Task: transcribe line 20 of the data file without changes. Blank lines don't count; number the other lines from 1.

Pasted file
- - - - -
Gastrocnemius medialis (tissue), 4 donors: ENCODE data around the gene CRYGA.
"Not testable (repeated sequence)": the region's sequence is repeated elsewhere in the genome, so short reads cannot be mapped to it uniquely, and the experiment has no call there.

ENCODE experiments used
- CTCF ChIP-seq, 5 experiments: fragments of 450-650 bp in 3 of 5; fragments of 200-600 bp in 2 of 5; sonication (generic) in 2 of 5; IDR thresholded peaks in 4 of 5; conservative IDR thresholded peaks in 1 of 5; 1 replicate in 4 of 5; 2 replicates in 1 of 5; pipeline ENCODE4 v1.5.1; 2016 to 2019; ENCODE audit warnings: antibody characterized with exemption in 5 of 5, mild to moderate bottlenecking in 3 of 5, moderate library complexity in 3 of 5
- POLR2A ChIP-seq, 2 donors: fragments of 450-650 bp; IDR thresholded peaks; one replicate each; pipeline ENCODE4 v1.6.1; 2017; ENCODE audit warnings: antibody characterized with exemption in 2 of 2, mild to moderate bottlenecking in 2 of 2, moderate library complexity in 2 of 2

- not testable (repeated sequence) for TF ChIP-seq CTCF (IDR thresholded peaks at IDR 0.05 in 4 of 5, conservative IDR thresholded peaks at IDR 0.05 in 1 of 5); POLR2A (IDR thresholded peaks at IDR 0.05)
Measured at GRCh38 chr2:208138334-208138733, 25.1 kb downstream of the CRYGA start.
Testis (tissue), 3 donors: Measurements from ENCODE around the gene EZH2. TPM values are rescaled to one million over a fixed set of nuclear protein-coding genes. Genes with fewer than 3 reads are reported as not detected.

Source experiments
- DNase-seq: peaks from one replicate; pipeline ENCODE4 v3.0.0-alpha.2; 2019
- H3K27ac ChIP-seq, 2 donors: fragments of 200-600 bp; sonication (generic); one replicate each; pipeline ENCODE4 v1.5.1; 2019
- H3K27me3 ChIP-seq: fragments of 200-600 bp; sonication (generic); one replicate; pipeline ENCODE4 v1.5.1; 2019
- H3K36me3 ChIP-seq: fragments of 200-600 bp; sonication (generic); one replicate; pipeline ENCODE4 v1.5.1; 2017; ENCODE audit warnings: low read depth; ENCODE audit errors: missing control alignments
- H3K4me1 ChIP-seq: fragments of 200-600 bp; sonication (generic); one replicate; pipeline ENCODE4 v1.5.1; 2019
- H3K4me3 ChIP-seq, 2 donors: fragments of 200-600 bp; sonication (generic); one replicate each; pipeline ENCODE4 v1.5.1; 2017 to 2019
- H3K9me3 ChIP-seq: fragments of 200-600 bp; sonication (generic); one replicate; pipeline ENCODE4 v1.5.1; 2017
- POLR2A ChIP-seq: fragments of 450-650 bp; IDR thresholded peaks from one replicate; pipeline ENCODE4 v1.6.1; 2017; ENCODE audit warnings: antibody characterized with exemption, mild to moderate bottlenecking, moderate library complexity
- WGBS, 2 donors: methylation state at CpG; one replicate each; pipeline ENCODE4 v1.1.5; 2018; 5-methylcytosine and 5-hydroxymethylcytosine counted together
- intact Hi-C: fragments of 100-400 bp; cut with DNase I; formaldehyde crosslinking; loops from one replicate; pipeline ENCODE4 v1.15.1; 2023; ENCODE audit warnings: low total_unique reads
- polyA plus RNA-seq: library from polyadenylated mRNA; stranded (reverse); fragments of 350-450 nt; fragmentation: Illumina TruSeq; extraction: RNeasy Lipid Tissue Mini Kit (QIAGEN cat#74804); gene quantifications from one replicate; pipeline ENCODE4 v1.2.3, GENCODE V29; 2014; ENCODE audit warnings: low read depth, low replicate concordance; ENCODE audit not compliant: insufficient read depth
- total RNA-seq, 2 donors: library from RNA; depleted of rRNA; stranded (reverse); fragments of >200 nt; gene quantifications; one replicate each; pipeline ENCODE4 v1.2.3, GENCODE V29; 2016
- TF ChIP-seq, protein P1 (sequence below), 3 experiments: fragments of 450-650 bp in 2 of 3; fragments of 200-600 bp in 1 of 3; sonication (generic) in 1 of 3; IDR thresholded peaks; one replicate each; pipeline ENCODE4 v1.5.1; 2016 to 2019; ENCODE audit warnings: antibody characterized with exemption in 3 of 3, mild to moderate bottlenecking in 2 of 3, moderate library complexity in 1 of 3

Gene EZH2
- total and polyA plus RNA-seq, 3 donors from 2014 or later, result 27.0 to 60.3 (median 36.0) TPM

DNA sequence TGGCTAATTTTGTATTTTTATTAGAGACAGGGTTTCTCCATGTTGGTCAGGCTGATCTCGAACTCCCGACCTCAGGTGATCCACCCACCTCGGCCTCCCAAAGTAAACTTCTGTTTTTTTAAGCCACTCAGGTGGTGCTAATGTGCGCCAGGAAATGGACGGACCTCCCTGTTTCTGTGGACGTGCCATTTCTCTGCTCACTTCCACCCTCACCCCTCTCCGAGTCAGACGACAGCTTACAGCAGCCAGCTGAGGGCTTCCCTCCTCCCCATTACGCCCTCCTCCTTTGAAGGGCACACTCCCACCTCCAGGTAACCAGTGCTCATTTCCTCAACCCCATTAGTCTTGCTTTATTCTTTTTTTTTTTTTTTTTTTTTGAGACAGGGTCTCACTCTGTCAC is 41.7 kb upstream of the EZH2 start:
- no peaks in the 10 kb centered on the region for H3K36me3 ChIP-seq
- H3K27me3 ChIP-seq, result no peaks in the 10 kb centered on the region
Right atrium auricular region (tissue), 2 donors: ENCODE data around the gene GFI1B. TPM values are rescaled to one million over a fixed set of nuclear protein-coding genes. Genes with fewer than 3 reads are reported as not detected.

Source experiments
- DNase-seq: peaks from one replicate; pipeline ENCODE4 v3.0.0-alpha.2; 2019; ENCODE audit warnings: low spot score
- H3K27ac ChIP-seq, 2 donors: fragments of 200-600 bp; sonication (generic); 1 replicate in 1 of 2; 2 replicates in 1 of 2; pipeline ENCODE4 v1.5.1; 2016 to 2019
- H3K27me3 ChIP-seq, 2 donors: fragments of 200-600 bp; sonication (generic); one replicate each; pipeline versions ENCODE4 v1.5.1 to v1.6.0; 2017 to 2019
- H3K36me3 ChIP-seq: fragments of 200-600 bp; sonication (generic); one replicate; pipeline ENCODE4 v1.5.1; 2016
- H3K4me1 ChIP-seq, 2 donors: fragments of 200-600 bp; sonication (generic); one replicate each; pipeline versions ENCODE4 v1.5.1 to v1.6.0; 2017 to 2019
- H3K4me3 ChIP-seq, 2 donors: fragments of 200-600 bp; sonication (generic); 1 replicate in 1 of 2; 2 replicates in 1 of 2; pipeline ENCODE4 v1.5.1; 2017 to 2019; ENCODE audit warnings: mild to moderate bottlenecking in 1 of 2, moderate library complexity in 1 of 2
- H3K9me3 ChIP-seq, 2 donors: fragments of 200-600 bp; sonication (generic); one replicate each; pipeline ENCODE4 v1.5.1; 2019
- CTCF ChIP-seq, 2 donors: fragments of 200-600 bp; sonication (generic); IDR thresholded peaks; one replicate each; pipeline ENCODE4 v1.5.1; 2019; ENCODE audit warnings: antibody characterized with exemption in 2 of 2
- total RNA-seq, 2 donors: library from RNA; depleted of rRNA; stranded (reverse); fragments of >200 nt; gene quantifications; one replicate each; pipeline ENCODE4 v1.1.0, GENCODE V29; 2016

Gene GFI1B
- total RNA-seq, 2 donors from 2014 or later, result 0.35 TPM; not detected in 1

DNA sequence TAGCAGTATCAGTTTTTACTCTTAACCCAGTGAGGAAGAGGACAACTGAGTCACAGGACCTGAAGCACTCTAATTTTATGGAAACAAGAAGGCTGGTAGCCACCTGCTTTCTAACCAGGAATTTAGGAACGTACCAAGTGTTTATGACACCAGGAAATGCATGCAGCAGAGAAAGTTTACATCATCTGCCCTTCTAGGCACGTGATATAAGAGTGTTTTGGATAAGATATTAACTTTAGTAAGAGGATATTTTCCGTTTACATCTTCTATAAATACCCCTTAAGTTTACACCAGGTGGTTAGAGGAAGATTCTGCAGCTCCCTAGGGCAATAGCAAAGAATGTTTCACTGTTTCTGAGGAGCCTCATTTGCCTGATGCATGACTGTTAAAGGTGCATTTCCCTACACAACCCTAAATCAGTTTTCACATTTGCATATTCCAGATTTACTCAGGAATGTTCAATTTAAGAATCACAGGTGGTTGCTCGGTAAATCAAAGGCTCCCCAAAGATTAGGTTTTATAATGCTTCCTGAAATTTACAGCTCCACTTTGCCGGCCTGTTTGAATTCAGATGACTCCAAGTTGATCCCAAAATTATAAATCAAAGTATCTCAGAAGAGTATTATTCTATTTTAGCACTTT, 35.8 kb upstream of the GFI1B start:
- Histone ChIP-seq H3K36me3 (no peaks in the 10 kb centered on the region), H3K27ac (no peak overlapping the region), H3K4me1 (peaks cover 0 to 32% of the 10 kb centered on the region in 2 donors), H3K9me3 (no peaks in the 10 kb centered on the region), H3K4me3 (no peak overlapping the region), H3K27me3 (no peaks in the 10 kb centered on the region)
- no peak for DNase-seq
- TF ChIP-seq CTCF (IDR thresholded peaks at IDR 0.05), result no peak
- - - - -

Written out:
- polyA plus RNA-seq: library from polyadenylated mRNA; stranded (reverse); fragments of 350-450 nt; fragmentation: Illumina TruSeq; extraction: RNeasy Lipid Tissue Mini Kit (QIAGEN cat#74804); gene quantifications from one replicate; pipeline ENCODE4 v1.2.3, GENCODE V29; 2014; ENCODE audit warnings: low read depth, low replicate concordance; ENCODE audit not compliant: insufficient read depth